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Panthers' top pick Ekblad welcomes father's guidance

by Tal Pinchevsky

In the first round of the 2014 NHL Draft, several young players added to their respective families' considerable hockey legacies. But there was no bigger name than Aaron Ekblad, the top pick by the Florida Panthers who credits his father, David, with helping him get to the NHL.

So in a draft filled with sons, brothers and nephews of NHL players, how did an accountant from Southwestern Ontario raise one of the world's top defensive prospects?

"He seemed to thrive on his own and didn't really need any push from me. I certainly don't want to get in the way of the coaches. You see how that goes sometimes," David Ekblad said. "I never really worried about it and just enjoyed the ride."


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It might seem like a surprising philosophy from the father of a No. 1 pick, especially considering some of the company Ekblad kept at the 2014 draft in Philadelphia.

Like Sam Reinhart, William Nylander and Kasperi Kapanen, each the son of a longtime NHL player and selected second, eighth and 22nd, respectively. Or No. 3 pick Leon Draisaitl, whose father, Peter, played professionally in Europe for 18 years. There's No. 10 pick Nick Ritchie, whose brother Brett is a Dallas Stars prospect, and John Quenneville (No. 30), the second cousin of Chicago Blackhawks coach Joel Quenneville and nephew of Boston Bruins defenseman Johnny Boychuk.

A goaltender in his youth, David Ekblad stopped playing hockey when he was 16, but he's enjoyed plenty of success. A certified public accountant by trade, he is the chief financial officer of Flex-N-Gate, one of the United States' largest suppliers of products and systems for the automotive industry.

The elder Ekblad already had an indirect connection to pro sports through the company, which is owned by Shahid Khan, who also owns the Jacksonville Jaguars of the National Football League. Now he's the father of a future NHL star, an idea he never even considered just a few years ago.

"I play senior men's hockey. We joke that the mailman might have been involved or something," David Ekblad said. "I don't have the talent that he has, certainly not in hockey. I haven't really researched all the backgrounds of all the draftees, but I'm certainly no Reinhart or Nylander."

David Ekblad's limited hockey background aside, he still receives plenty of credit from his son, who remains poised to compete for a job in training camp despite sustaining a concussion last month while playing in an exhibition game for Canada's world junior team.

"I always credit my dad, for sure. He's one of the people I always turn to for advice in the game of hockey, even though he never played," Aaron Ekblad said. "Putting a stick in my hand, giving me a house with a perfect basement for shooting, overall supporting me every step of the way. He never was a coach and tried to stay away from the bench. All in all, a very enthusiastic, supportive, intelligent person."

Aaron Ekblad may not have inherited his hockey prowess from his father, but he does possess dad's size. Standing 6-foot-3, David Ekblad would also like to think he had a hand in Aaron developing the calm demeanor that earned as much praise from scouts as his mobility and hard shot.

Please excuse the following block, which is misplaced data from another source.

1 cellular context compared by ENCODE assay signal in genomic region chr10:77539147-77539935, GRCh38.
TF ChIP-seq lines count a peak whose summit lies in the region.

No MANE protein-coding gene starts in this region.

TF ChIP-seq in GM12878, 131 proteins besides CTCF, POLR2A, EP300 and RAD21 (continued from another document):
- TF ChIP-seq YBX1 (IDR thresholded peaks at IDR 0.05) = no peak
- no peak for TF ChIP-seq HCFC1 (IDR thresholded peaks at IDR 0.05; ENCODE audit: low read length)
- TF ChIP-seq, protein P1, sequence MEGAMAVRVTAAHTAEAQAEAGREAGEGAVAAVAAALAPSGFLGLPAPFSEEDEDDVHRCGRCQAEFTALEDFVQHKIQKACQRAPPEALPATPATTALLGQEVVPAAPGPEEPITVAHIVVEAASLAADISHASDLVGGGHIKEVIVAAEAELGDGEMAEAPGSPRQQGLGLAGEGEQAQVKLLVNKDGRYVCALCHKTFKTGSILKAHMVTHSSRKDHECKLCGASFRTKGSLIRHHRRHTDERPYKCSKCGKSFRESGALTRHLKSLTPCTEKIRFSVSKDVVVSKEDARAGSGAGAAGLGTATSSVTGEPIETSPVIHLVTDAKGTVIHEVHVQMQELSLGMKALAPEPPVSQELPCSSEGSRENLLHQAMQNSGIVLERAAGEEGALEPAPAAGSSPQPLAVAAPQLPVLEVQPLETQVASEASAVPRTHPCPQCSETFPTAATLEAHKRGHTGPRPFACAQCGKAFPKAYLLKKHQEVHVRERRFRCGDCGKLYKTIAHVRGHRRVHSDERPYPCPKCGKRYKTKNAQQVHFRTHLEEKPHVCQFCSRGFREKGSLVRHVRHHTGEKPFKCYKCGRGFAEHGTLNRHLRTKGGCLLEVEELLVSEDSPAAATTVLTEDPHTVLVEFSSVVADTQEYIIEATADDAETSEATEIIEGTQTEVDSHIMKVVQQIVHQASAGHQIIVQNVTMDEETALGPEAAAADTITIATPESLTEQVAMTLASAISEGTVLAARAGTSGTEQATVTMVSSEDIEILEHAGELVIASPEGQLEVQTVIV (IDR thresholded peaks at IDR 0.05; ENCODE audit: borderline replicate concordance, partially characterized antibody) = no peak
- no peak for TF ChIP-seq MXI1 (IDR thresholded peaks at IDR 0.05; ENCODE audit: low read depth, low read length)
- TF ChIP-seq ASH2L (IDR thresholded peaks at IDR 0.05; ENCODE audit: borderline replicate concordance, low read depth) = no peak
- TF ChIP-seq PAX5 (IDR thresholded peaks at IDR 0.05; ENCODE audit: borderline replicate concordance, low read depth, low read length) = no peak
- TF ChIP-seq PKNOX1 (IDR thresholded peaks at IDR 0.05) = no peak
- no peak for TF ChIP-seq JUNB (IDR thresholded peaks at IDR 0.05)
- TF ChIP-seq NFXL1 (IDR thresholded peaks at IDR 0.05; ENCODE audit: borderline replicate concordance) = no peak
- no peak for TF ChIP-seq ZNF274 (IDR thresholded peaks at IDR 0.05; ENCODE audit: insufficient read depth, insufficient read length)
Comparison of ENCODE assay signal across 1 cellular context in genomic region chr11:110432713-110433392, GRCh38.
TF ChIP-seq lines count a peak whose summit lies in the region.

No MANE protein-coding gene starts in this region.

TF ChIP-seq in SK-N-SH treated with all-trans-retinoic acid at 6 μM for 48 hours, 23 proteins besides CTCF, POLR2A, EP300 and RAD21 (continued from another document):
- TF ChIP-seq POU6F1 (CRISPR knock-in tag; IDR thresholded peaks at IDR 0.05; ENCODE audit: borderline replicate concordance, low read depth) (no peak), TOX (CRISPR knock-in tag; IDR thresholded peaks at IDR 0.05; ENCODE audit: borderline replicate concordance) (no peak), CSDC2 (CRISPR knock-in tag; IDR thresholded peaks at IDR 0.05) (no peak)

Those traits came in handy in 2011, when Hockey Canada granted Ekblad "exceptional player" status, allowing the native of Belle River, Ontario to begin his junior hockey career in the Ontario Hockey League as a 15-year-old. The situation was further complicated for David and his wife, Lisa, when Ekblad was selected first in the OHL draft by the Barrie Colts, a team located 250 miles away from home.

"Even at that age, he had kind of a will of his own and knew what he wanted to do," David Ekblad said. "We each had a list of pros and cons and Lisa had a long list of cons and not too many pros. We sat down and went through them with Aaron. He had a good answer for every single one. He was able to convince his mother that this is good for him and he was going to be OK. He hasn't looked back since."

Playing for Hockey Hall of Fame member Dale Hawerchuk in Barrie, Ekblad won the Max Kaminsky Trophy last season as the OHL's best defenseman. Another Hall of Fame member, Boston Bruins great Bobby Orr, eventually came aboard as an agent and consultant.

Considering the legendary names surrounding his son, David Ekblad is perfectly happy stepping aside when it comes to on-ice matters.

"In terms of hockey, I'm sure he's going to Dale Hawerchuk or Bobby Orr. At least I hope he would," David Ekblad said. "We think of him as Aaron; we don't think of him as the hockey player. When he comes home, we treat him like anyone else. I expect him to cut my lawn and do things. Not that he always does, but nothing has ever changed."

David Ekblad may not be able to share a wealth of hockey knowledge with his youngest son, but as a Flex-N-Gate employee for more than a decade, he's happy to impress upon his son the importance of responsibly handling his money.

"That's my background. We've educated him along the way and shown him this guy went bankrupt and that guy made a lot of money and they didn't treat it properly," David Ekblad said. "If he gets that opportunity, I want to make sure he sets himself up properly for life."

Other than that, David Ekblad's influence on his son's hockey career is fairly limited. But elements of Aaron Ekblad's upbringing can be found here and there. If nothing else, David Ekblad raised an intensely loyal young man.

How loyal?

When asked to make a preseason Super Bowl pick, Aaron Ekblad picked the Jaguars, who have won six games in the past two seasons.

Why? Because dad works for their owner.

"He obviously doesn't know much about football," David Ekblad laughed.


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